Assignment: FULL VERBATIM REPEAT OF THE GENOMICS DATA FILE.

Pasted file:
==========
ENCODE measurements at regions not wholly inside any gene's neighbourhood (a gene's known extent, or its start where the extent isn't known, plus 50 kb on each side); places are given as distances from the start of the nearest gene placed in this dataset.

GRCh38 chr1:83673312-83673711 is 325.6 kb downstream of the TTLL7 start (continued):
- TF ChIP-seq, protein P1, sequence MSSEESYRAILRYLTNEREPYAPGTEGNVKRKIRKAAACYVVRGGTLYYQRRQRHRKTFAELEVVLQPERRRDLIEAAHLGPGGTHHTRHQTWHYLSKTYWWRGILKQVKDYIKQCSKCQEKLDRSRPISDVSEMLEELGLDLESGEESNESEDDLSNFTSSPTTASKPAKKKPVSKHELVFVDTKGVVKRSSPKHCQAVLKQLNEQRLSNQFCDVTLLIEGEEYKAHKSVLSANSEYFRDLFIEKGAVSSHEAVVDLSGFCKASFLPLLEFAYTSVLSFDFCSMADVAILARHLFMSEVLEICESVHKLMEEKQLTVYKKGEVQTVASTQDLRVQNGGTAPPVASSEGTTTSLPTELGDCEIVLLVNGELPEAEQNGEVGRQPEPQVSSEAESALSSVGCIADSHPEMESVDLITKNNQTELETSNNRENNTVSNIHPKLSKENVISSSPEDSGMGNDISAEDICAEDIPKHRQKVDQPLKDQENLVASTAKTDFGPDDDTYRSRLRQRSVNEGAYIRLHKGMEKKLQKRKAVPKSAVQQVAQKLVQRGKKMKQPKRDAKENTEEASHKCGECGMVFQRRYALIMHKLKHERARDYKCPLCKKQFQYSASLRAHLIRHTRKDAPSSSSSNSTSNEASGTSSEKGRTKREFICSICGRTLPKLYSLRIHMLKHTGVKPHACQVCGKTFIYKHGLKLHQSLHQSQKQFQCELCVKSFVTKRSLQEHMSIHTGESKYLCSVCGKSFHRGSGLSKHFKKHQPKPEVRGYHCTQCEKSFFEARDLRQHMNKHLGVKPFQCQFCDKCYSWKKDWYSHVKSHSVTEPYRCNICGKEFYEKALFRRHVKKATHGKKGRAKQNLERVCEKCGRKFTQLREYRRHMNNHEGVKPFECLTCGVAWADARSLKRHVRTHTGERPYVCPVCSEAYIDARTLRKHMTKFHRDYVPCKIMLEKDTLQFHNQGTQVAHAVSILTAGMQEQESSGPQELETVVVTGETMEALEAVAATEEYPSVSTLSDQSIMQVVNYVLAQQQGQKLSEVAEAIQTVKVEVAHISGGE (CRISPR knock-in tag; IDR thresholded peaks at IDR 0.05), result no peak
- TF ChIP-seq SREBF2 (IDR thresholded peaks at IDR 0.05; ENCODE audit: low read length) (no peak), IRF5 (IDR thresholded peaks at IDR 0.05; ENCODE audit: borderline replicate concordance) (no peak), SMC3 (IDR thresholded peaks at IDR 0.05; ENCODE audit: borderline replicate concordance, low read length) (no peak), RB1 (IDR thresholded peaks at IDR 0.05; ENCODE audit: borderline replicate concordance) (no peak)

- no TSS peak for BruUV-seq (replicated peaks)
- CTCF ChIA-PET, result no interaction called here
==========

ENCODE measurements at regions not wholly inside any gene's neighbourhood (a gene's known extent, or its start where the extent isn't known, plus 50 kb on each side); places are given as distances from the start of the nearest gene placed in this dataset.

GRCh38 chr1:83673312-83673711 is 325.6 kb downstream of the TTLL7 start (continued):
- TF ChIP-seq, protein P1, sequence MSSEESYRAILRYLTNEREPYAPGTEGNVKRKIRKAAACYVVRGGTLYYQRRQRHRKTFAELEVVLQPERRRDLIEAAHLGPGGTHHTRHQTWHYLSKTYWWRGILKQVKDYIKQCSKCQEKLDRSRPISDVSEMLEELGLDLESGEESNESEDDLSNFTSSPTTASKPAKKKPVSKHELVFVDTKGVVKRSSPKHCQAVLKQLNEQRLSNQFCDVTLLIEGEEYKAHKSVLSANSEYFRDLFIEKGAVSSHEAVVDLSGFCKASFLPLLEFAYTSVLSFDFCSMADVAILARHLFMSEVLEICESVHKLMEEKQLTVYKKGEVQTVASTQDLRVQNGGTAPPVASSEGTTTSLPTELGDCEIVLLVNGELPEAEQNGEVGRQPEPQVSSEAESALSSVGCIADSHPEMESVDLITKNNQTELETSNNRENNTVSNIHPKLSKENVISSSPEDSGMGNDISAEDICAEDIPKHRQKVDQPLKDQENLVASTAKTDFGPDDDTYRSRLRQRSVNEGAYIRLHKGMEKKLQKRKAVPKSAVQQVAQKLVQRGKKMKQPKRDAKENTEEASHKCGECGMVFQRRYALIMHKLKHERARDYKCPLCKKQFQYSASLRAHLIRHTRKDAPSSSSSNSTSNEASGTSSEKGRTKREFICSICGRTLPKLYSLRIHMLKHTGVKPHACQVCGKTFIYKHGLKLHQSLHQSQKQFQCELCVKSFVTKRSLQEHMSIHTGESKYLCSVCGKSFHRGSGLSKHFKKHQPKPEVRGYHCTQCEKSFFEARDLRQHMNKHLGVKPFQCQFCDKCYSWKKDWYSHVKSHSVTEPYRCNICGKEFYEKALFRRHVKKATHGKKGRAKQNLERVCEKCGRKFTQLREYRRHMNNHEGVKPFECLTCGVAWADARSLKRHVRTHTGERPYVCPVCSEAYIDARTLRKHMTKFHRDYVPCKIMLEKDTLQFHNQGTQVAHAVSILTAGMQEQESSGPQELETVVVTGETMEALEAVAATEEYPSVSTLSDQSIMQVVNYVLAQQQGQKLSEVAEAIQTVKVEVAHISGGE (CRISPR knock-in tag; IDR thresholded peaks at IDR 0.05), result no peak
- TF ChIP-seq SREBF2 (IDR thresholded peaks at IDR 0.05; ENCODE audit: low read length) (no peak), IRF5 (IDR thresholded peaks at IDR 0.05; ENCODE audit: borderline replicate concordance) (no peak), SMC3 (IDR thresholded peaks at IDR 0.05; ENCODE audit: borderline replicate concordance, low read length) (no peak), RB1 (IDR thresholded peaks at IDR 0.05; ENCODE audit: borderline replicate concordance) (no peak)

- no TSS peak for BruUV-seq (replicated peaks)
- CTCF ChIA-PET, result no interaction called here